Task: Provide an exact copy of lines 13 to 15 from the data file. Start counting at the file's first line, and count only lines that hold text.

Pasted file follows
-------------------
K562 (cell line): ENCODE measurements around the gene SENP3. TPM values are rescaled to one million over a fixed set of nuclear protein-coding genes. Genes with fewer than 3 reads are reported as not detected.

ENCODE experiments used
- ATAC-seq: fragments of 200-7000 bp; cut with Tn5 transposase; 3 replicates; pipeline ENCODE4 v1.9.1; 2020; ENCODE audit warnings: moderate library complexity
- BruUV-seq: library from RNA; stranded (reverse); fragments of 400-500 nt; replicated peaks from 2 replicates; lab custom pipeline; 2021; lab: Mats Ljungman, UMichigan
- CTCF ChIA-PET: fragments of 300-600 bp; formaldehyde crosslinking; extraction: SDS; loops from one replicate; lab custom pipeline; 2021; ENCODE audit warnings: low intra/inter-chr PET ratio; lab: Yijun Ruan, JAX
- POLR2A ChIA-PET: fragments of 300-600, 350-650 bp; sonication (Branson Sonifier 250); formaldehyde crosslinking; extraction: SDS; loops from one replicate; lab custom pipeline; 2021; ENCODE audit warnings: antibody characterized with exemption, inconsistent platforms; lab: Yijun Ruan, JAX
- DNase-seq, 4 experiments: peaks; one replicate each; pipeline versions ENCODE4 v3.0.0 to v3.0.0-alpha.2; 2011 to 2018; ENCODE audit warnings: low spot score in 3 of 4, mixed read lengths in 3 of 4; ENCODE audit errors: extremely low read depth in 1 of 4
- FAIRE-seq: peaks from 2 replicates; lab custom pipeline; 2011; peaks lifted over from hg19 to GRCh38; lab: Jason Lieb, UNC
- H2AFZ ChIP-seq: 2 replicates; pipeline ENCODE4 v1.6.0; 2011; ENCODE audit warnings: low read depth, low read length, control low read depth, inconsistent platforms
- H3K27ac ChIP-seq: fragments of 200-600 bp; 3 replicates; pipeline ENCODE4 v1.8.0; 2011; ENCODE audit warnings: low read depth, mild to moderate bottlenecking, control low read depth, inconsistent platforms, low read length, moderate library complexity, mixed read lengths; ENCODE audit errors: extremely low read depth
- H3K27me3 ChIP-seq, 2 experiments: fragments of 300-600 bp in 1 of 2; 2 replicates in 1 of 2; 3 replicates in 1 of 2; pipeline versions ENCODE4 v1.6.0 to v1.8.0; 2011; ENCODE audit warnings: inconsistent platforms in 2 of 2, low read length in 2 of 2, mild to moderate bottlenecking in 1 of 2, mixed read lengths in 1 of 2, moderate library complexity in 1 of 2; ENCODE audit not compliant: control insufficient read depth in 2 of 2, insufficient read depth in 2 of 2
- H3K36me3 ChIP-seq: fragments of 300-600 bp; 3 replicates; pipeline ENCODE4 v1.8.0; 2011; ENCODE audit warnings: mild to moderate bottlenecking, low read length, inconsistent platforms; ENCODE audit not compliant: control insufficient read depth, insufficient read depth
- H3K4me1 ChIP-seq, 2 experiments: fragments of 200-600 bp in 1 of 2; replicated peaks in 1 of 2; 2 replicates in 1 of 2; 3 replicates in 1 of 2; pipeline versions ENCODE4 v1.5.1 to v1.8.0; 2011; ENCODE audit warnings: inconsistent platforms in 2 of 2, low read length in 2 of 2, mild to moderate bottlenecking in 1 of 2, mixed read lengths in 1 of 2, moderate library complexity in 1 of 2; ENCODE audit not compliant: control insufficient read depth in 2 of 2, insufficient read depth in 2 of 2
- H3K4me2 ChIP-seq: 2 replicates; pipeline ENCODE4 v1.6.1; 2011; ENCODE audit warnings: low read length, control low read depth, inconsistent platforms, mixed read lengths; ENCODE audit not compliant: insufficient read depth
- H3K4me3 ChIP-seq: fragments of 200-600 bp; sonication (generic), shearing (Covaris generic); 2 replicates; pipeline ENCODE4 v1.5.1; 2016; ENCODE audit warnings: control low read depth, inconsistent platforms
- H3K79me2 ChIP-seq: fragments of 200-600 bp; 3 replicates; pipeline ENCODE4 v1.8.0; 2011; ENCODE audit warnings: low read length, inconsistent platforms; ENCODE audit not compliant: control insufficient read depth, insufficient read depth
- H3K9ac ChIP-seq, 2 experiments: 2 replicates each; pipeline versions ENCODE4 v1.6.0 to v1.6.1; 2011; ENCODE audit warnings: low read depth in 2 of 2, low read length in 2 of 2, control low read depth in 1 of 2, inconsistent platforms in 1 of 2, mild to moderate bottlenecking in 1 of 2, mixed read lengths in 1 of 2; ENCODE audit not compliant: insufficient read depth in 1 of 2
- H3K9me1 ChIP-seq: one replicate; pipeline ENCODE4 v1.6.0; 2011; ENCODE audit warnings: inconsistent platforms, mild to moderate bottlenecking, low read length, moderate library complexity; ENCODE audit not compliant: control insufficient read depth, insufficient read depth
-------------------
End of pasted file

- H3K4me1 ChIP-seq, 2 experiments: fragments of 200-600 bp in 1 of 2; replicated peaks in 1 of 2; 2 replicates in 1 of 2; 3 replicates in 1 of 2; pipeline versions ENCODE4 v1.5.1 to v1.8.0; 2011; ENCODE audit warnings: inconsistent platforms in 2 of 2, low read length in 2 of 2, mild to moderate bottlenecking in 1 of 2, mixed read lengths in 1 of 2, moderate library complexity in 1 of 2; ENCODE audit not compliant: control insufficient read depth in 2 of 2, insufficient read depth in 2 of 2
- H3K4me2 ChIP-seq: 2 replicates; pipeline ENCODE4 v1.6.1; 2011; ENCODE audit warnings: low read length, control low read depth, inconsistent platforms, mixed read lengths; ENCODE audit not compliant: insufficient read depth
- H3K4me3 ChIP-seq: fragments of 200-600 bp; sonication (generic), shearing (Covaris generic); 2 replicates; pipeline ENCODE4 v1.5.1; 2016; ENCODE audit warnings: control low read depth, inconsistent platforms